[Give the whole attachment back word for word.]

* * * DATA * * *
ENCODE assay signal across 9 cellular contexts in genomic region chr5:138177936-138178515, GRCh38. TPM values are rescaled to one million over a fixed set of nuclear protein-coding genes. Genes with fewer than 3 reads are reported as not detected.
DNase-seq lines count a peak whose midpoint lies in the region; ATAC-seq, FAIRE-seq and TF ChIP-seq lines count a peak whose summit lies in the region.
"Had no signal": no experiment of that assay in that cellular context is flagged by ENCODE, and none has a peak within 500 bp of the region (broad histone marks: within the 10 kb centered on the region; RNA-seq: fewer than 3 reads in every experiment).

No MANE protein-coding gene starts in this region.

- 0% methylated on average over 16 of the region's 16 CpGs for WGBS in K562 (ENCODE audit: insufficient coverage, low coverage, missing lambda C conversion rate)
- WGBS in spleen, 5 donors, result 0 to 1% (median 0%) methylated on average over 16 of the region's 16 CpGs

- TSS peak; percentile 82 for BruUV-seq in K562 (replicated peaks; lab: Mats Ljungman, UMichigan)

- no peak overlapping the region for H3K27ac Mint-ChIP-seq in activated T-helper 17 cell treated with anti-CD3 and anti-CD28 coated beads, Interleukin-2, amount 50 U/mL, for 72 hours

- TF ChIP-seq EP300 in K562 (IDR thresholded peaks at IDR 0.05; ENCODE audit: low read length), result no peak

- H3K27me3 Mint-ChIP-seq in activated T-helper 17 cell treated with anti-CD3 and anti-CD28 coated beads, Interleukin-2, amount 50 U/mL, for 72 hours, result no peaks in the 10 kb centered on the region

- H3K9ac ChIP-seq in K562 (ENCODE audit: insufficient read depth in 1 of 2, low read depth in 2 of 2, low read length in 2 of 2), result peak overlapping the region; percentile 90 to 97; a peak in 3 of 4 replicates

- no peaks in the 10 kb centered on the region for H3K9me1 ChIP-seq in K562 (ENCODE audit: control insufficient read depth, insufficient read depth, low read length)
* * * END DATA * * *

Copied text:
ENCODE assay signal across 9 cellular contexts in genomic region chr5:138177936-138178515, GRCh38. TPM values are rescaled to one million over a fixed set of nuclear protein-coding genes. Genes with fewer than 3 reads are reported as not detected.
DNase-seq lines count a peak whose midpoint lies in the region; ATAC-seq, FAIRE-seq and TF ChIP-seq lines count a peak whose summit lies in the region.
"Had no signal": no experiment of that assay in that cellular context is flagged by ENCODE, and none has a peak within 500 bp of the region (broad histone marks: within the 10 kb centered on the region; RNA-seq: fewer than 3 reads in every experiment).

No MANE protein-coding gene starts in this region.

- 0% methylated on average over 16 of the region's 16 CpGs for WGBS in K562 (ENCODE audit: insufficient coverage, low coverage, missing lambda C conversion rate)
- WGBS in spleen, 5 donors, result 0 to 1% (median 0%) methylated on average over 16 of the region's 16 CpGs

- TSS peak; percentile 82 for BruUV-seq in K562 (replicated peaks; lab: Mats Ljungman, UMichigan)

- no peak overlapping the region for H3K27ac Mint-ChIP-seq in activated T-helper 17 cell treated with anti-CD3 and anti-CD28 coated beads, Interleukin-2, amount 50 U/mL, for 72 hours

- TF ChIP-seq EP300 in K562 (IDR thresholded peaks at IDR 0.05; ENCODE audit: low read length), result no peak

- H3K27me3 Mint-ChIP-seq in activated T-helper 17 cell treated with anti-CD3 and anti-CD28 coated beads, Interleukin-2, amount 50 U/mL, for 72 hours, result no peaks in the 10 kb centered on the region

- H3K9ac ChIP-seq in K562 (ENCODE audit: insufficient read depth in 1 of 2, low read depth in 2 of 2, low read length in 2 of 2), result peak overlapping the region; percentile 90 to 97; a peak in 3 of 4 replicates

- no peaks in the 10 kb centered on the region for H3K9me1 ChIP-seq in K562 (ENCODE audit: control insufficient read depth, insufficient read depth, low read length)